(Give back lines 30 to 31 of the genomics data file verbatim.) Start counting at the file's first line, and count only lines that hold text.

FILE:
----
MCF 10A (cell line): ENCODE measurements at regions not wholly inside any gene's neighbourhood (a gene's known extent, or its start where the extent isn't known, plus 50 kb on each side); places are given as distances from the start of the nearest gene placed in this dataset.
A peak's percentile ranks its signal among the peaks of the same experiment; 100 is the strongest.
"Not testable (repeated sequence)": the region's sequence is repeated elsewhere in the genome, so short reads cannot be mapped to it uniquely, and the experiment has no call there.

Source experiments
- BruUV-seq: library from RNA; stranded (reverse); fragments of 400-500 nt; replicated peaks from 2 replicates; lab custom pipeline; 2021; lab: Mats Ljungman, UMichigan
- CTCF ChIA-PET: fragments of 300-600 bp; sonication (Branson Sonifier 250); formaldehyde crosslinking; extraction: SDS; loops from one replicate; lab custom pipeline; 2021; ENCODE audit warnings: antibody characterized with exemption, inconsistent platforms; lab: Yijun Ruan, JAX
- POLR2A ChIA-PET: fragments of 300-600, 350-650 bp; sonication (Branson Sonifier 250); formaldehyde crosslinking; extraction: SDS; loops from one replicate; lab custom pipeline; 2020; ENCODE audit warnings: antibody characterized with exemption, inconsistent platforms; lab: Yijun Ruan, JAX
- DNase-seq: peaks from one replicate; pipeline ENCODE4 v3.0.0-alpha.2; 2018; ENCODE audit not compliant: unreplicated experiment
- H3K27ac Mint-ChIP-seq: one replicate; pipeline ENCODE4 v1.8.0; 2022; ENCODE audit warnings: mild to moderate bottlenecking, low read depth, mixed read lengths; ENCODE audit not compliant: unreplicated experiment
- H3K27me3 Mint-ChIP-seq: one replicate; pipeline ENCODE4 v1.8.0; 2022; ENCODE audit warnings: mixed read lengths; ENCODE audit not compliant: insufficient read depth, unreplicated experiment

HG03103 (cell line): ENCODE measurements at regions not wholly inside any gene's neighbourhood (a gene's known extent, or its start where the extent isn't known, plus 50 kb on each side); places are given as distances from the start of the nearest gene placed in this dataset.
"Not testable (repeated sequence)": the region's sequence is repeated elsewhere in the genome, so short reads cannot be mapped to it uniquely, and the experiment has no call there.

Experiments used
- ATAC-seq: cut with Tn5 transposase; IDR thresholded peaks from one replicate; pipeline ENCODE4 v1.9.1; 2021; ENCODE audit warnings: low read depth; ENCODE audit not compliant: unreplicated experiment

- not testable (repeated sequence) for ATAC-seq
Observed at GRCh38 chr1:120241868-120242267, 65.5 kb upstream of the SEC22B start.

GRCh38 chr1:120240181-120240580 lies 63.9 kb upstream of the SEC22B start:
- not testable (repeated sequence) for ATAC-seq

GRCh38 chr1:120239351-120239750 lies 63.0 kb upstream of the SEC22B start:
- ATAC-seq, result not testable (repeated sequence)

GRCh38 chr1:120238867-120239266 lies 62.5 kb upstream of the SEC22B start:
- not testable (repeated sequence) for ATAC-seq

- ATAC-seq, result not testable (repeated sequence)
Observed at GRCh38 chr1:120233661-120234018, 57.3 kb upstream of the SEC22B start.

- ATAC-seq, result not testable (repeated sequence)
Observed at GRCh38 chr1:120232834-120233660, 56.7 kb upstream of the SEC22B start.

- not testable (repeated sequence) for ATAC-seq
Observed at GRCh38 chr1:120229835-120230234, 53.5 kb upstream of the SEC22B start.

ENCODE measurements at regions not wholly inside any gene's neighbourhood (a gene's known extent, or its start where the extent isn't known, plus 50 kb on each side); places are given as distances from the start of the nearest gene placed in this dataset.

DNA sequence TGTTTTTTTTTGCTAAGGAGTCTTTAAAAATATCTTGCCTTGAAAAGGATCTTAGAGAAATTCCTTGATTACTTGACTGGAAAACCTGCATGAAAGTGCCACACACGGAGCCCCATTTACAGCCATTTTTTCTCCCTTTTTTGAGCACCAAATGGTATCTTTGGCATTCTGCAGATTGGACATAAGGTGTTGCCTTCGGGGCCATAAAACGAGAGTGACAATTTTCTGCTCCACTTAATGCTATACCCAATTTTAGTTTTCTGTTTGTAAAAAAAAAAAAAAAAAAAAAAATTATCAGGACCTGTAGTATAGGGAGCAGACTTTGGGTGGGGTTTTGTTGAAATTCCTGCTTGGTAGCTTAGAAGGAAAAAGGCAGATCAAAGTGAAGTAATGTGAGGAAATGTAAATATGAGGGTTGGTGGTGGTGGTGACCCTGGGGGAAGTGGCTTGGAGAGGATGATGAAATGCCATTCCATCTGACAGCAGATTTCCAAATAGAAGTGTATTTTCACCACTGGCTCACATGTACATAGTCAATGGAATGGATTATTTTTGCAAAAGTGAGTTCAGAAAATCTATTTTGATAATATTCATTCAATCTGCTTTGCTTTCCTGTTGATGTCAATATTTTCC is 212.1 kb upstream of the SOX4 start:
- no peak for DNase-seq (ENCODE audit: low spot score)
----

DNA sequence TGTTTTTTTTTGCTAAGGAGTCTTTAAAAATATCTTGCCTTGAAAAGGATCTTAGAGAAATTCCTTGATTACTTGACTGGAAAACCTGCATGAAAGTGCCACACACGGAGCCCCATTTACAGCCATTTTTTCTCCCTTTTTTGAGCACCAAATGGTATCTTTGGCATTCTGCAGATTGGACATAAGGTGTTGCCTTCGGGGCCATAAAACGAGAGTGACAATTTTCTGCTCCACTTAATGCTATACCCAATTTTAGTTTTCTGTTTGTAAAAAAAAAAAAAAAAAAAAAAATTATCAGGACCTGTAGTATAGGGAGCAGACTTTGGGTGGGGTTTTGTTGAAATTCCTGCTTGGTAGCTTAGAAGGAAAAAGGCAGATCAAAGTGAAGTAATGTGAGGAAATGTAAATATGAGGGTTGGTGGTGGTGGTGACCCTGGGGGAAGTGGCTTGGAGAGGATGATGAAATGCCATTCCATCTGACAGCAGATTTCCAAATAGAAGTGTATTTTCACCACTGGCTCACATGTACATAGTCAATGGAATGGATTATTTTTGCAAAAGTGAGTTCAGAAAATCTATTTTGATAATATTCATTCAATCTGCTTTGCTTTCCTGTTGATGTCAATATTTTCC is 212.1 kb upstream of the SOX4 start:
- no peak for DNase-seq (ENCODE audit: low spot score)